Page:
Dear love

“He wants them to love all selves equally–even themselves.”–C.S. Lewis

Let me write you a love letter and put it into verse

The way you make me smile especially when it hurts

The way you make me laugh when tears are on my face

The way the world completely disappears when I hide in your embrace.

Let me write your smile and the dimple in your chin

The way my heart aches wonderfully with your effusive grin

Let me tell you all the things you do to my no longer empty heart

Let me tell you how happy I’ve become that you take me apart.

Let me tell you how I love you, how happy I am you’re mine

The way we laugh together when our fingers entwine.

Now, I bet you haven’t noticed that the person I wrote to

I’ve known for my entire life, because, dear me, it’s you.

I’m glad we’ve learned ourself so well that even while in pain

We cry ourselves hoarse laughing and we make it all a game.

I’m glad you’ve been so patient so that I could learn at last

That I am happy to be me future present past.

Let me write you a smile so big it splits my face

My body, my soul, my mind is the most wonderful embrace.

Let me write myself a love letter so even when it hurts

I can look back and I see I love myself in prose and still in verse.


Remember, dears, that to “love our neighbors as ourselves,” we must love ourselves. It’s not inherently selfish or proud to love ourselves, we just have to be careful those feelings don’t creep in! I’ve found that one of the best things that’s happened to me as I’ve grown is this: that I understand how to care for myself, too.

Care Taker

(In which Maren and Bryce are both baby and Sebastian has emotional intelligence which is relevant).


            On top of his skin, Bryce is a marvel of human composure.

            Beneath it, Maren finds, he is a fuse box taken to with wire cutters and a ticking bomb, click click clicking to the moment things overflow.

            The worst part is that Bryce never recognizes the bomb being planted inside him, and he never does anything but rip at the wires, unsure of how to defuse them and only doing more damage in his attempts to protect himself.

            Maren might have left him alone forever if she hadn’t forcibly seen the consequences of such reckless behavior. She might’ve left him alone if she didn’t have the spilling, aching volcano building inside her stomach every minute, pressure along the fault lines of her soul shoving and shoving until everything becomes too much and she either pops and implodes, a vicarious black hole, or panics and explodes, a Pompeii repeated. But when she finds him choking on his panic, it doesn’t feel like a decision to Heimlich the panic out of his throat. It feels like live saving, and an obligation, and a necessity, not a want, not something she can resent or even feel pleasure in. It’s drinking during a cold. Painful, hard to get down, but necessary. You can’t feel it making things better but it is making things better and the mental gymnastics you have to get through to get to the point where you do realize that is going to be worth it.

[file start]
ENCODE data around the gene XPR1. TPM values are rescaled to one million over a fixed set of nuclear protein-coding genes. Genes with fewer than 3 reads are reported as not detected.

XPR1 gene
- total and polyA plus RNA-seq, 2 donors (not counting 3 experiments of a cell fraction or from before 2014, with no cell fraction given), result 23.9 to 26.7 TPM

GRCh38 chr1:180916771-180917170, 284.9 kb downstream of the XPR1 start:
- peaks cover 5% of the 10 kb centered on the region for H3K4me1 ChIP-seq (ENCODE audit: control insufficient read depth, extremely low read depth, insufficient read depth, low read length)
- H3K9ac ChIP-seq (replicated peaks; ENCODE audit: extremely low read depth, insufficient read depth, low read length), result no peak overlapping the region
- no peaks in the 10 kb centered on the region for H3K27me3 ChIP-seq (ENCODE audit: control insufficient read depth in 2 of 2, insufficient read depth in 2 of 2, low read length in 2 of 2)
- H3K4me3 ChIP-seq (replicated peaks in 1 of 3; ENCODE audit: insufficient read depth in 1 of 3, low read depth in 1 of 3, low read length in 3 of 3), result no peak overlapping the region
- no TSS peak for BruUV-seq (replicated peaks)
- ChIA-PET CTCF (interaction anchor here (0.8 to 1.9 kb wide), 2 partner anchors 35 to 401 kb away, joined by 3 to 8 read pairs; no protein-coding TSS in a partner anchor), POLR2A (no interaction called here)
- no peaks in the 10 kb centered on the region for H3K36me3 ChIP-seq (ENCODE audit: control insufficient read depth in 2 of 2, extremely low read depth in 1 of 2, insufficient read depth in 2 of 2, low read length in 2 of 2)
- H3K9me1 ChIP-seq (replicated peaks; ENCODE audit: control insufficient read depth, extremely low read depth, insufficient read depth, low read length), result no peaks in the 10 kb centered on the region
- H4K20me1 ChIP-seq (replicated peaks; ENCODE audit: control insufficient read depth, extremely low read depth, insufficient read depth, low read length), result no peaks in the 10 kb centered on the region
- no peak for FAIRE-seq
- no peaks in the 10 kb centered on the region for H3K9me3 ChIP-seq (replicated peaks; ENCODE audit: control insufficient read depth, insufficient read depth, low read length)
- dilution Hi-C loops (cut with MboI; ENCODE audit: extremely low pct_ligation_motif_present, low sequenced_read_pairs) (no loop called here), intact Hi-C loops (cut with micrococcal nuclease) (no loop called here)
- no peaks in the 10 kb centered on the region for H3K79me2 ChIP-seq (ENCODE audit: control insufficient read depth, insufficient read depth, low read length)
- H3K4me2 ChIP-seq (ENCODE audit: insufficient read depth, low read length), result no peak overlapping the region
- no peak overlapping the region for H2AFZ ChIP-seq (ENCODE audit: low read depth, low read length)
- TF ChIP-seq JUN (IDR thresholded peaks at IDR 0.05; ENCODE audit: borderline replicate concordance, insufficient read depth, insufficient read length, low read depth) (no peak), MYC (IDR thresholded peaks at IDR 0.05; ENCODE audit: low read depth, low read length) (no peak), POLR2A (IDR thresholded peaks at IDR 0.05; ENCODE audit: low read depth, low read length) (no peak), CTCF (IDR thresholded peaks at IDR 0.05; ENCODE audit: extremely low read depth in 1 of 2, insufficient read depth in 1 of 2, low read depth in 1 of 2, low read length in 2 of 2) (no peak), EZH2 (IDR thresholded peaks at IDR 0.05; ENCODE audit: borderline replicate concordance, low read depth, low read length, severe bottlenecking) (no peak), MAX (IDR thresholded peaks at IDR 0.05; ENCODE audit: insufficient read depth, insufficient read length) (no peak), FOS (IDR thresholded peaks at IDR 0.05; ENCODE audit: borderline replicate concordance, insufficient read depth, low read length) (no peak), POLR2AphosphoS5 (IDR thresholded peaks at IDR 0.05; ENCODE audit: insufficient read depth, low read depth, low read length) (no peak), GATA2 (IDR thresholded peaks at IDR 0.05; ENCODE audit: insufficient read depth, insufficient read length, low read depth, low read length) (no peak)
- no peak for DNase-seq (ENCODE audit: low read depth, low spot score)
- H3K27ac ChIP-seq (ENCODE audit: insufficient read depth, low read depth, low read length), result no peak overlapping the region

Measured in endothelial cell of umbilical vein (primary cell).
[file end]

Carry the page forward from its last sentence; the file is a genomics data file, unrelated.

So Maren bends down and gathers Bryce in her arms. So she makes him tea and when he looks at her with wide, terrified eyes like she’ll tell someone what happened an hour or however long ago, she doesn’t say a word even both of them are wearing wet hair and new clothes and she knows Sebastian can tell something’s going on even if Siri is the more deceived.

            So when Sebastian pulls her over to his side and whispers, “Are you ok,” she murmurs sharply back, “Why am I the only one you’re worried about?” and then realizes she could have ruined everything between them with those nine words.

            But Sebastian looks down at her and murmurs, “Ok,” with an inscrutable look and puts a kiss on her shoulder so she knows he’s not mad before he leaves her, and the tense, strung thread between them doesn’t snap but thickens, the way it’s been doing and doing and doing.

            But she doesn’t have time to wonder what would happen if she let that thread pull them closer, because she’s worrying about a different strain, and making Bryce cocoa, and telling jokes until he’s tired enough she’s sure he can sleep, and then sitting in the hall outside his room all night in case he has a nightmare.

            Sebastian brings her a blanket and pillow at 11 o’clock, like this is something he’s always done, and shakes her awake at 6 before Bryce can wake up and find her there.

            And,

            “Thank you,” she says,

            And

            “I’m looking now,” he says, and rubs her shoulder. “You’re my best friend,” he whispers before he gets up from there.

            “You’re my best friend,” she says, and it’s a promise, but an unthreatened promise even now.

            It gets more from there, gets deeper, gets mornings when Bryce’s skin is too tight and she can tell because his fingers clench in fists against his legs in school, gets evenings when Bryce doesn’t even try to go to sleep, gets nights when she doesn’t even need to be outside his room to know that there have been nightmares. Maren grabs his fingers and massages them, spars with him during those long drawn out days when Bryce wants nothing more than to rip at his skin again and again, does anything she can to make his skin feel less like a monstrosity, his soul less like a fire too cold to be worth the fuel it burns. Maren lies beside him and teaches him constellations she imagined herself as a child, until they’re a whole language only the two of them can read. Maren talks on the phone with him until they’re both hoarse when dreams cut him open so he’s bleeding out on the sheets.